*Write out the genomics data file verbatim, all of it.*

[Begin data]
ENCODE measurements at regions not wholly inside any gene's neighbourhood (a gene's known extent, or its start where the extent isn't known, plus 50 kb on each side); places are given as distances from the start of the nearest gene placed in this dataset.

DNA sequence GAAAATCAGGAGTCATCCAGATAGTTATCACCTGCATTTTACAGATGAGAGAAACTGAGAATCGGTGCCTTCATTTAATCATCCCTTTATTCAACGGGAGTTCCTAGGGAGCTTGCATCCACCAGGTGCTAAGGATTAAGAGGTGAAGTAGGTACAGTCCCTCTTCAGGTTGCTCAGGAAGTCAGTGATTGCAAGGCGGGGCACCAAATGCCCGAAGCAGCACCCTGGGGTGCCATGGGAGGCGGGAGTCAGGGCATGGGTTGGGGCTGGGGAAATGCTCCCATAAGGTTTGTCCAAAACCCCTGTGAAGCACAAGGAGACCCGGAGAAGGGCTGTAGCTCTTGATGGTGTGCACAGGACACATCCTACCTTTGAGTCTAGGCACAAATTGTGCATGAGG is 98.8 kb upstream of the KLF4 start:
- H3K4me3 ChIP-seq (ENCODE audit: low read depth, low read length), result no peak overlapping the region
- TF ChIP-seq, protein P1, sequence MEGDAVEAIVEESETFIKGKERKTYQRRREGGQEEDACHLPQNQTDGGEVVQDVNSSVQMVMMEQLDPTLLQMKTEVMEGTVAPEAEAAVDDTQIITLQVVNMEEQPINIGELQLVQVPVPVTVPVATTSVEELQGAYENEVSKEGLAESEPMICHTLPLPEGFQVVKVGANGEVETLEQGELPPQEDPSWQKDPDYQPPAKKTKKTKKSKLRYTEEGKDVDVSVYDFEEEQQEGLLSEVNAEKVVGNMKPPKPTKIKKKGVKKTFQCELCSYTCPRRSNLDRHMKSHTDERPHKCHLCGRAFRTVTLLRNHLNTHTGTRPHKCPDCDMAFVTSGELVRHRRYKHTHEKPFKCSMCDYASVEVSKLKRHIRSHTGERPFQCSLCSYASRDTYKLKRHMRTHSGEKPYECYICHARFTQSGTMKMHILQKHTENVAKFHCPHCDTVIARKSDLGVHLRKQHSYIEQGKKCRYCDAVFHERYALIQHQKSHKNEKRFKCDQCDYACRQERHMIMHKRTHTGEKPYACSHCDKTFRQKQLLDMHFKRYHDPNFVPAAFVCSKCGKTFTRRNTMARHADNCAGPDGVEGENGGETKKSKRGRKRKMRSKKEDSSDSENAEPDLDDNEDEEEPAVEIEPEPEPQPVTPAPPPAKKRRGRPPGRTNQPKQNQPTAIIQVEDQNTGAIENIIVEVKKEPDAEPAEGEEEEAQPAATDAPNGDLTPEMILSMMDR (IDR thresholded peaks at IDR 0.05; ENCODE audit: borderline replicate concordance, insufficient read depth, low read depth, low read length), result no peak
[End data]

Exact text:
ENCODE measurements at regions not wholly inside any gene's neighbourhood (a gene's known extent, or its start where the extent isn't known, plus 50 kb on each side); places are given as distances from the start of the nearest gene placed in this dataset.

DNA sequence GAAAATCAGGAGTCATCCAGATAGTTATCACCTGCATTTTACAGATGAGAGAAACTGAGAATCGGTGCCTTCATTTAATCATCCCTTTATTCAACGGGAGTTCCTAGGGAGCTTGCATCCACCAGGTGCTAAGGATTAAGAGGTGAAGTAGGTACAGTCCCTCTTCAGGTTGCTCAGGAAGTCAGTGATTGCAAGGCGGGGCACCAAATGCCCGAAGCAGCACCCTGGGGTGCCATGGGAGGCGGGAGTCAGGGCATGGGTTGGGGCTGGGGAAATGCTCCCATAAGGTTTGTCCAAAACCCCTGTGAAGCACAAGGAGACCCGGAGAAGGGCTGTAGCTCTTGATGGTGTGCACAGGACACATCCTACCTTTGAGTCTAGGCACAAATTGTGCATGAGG is 98.8 kb upstream of the KLF4 start:
- H3K4me3 ChIP-seq (ENCODE audit: low read depth, low read length), result no peak overlapping the region
- TF ChIP-seq, protein P1, sequence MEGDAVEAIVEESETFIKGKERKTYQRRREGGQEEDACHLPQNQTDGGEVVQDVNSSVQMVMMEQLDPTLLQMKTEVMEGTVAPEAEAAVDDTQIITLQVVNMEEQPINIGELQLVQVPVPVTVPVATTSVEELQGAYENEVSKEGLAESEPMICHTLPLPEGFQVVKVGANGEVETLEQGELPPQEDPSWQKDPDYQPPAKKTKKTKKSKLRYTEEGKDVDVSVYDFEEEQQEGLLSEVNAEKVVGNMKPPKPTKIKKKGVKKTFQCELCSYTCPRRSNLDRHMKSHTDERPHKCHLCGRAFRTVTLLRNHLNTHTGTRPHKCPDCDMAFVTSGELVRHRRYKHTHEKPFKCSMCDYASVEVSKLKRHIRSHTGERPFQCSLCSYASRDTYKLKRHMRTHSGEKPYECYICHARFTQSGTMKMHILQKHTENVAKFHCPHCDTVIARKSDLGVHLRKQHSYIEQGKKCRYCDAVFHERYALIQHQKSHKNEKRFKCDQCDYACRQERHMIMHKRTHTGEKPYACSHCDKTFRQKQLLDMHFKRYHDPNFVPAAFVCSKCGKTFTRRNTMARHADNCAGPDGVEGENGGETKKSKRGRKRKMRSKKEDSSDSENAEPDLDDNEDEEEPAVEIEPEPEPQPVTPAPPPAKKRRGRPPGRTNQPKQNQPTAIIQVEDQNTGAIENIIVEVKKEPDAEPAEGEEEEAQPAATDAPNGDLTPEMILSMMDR (IDR thresholded peaks at IDR 0.05; ENCODE audit: borderline replicate concordance, insufficient read depth, low read depth, low read length), result no peak